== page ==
When we hear the ugly word, trafficking, what comes to mind? We may think first of the congestion on 880 at rush hour. But human trafficking is a far more horrible thing. The average age when first trafficked is 13 for girls, 12 for boys.
Imagine a child named Sheila. Aged 14 now, she was first trafficked at 9 by drug-dealing parents. She lives in constant fear. Not of taking algebra or getting a prom date, the usual worries of her peers. No, she is the possession of a human trafficker, who isolates, exploits, abuses her, makes big bucks off her. Her life expectancy is 7 years. It's unlikely she'll turn 21. She is convinced no one knows about her private hell; no one cares. No one has ever told her she's bright or beautiful.
Sheila suspects this isn't right, but has no idea how to escape.
Until one day freedom arrives. Police beat down her door and arrest her owner. "You're free!" they announce.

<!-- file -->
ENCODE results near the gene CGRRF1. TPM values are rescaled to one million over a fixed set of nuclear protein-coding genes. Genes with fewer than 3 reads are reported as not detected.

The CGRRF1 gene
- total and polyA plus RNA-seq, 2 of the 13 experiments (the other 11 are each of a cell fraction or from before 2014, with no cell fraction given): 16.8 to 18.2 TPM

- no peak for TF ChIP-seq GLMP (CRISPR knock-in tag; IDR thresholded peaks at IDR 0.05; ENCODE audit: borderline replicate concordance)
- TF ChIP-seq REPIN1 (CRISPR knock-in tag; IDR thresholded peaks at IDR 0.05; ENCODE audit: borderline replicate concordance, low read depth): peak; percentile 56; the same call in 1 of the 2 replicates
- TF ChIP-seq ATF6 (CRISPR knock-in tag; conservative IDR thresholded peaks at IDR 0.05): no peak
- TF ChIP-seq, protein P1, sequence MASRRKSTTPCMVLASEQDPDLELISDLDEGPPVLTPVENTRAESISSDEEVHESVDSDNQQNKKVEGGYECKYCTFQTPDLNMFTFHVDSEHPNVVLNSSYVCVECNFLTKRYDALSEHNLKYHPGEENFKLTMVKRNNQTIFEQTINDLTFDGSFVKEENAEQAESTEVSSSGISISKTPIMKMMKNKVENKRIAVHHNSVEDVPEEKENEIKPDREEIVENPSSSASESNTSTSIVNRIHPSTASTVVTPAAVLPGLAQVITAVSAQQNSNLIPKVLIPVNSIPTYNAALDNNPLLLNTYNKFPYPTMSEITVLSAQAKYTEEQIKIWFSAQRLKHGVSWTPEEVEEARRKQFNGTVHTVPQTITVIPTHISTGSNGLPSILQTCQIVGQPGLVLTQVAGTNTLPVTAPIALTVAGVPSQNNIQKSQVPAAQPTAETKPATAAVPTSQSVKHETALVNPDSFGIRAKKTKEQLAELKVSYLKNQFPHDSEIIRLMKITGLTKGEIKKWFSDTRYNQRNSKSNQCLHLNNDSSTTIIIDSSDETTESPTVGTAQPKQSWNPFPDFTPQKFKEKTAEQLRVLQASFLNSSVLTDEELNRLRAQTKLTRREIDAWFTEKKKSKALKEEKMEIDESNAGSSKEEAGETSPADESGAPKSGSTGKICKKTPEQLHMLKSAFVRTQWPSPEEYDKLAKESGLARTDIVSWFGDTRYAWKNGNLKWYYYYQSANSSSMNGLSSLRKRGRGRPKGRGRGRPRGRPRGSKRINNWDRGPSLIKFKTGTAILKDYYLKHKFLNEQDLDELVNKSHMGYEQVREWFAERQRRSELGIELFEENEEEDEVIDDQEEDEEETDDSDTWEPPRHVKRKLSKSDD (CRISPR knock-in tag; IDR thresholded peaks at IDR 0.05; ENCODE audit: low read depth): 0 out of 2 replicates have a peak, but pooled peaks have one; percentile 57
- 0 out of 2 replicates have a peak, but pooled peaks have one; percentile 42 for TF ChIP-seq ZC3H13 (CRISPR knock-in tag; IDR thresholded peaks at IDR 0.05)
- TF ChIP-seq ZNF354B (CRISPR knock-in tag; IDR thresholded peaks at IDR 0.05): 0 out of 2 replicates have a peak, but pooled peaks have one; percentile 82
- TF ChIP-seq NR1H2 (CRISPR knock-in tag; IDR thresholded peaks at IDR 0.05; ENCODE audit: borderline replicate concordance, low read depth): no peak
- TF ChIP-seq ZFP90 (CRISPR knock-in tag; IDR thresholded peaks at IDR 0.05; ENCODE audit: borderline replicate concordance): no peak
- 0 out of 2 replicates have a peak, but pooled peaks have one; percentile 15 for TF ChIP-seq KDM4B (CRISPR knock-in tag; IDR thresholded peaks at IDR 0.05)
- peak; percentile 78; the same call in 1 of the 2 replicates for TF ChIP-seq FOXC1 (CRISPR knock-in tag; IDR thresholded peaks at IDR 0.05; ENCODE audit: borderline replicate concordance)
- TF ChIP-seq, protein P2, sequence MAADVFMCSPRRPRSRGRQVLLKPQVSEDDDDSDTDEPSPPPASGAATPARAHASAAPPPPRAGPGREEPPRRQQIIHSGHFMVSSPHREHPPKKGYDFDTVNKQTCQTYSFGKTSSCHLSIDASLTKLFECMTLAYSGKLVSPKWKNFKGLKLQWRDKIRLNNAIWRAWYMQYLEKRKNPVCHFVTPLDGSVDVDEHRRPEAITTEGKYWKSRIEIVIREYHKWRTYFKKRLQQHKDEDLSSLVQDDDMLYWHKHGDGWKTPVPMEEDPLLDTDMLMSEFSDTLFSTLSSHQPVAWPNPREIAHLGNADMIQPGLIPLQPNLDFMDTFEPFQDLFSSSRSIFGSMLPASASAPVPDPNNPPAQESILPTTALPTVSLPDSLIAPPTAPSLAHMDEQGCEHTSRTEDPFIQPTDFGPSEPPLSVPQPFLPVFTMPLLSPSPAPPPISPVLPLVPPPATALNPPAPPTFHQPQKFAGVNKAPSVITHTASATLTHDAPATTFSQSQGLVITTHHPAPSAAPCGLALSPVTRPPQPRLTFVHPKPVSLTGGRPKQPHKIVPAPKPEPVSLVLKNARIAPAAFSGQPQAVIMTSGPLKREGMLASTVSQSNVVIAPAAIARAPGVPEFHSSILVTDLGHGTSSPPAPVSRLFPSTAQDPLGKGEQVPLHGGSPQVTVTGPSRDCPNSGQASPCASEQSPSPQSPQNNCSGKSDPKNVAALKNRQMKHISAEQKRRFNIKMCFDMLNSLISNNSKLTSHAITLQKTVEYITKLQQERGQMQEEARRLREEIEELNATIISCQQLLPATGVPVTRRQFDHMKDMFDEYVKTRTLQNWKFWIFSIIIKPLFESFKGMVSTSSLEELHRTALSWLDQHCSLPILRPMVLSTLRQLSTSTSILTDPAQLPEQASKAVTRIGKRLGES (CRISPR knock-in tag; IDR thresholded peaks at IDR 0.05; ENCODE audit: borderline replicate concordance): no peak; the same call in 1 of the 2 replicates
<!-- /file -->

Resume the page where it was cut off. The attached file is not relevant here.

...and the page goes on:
Except she doesn't know what this means. Some counties still criminalize her and there is nowhere to house her. Neither foster care nor juvenile hall are appropriate.
What Sheila and others like her need is a safe house where traumatized children get more than a bed. They need a home that provides respite, trauma counseling, medical care, educational and vocational training, a spirituality to promote healing, and a staff highly trained in this field.
Those places are rare but I'm glad to say that Alameda County -- one of three worst places nationally for sex trafficking of children - looks forward to opening a home for healing, in partnership with Catholic Charities East Bay. It will be an oasis of care in a desert of violence and greed, only one of what should be many such homes. But it's a start which could offer a future for Sheila.
With a Perspective, I'm Kathy Coffey.
Kathy Coffee is the mother of four and grandmother of six.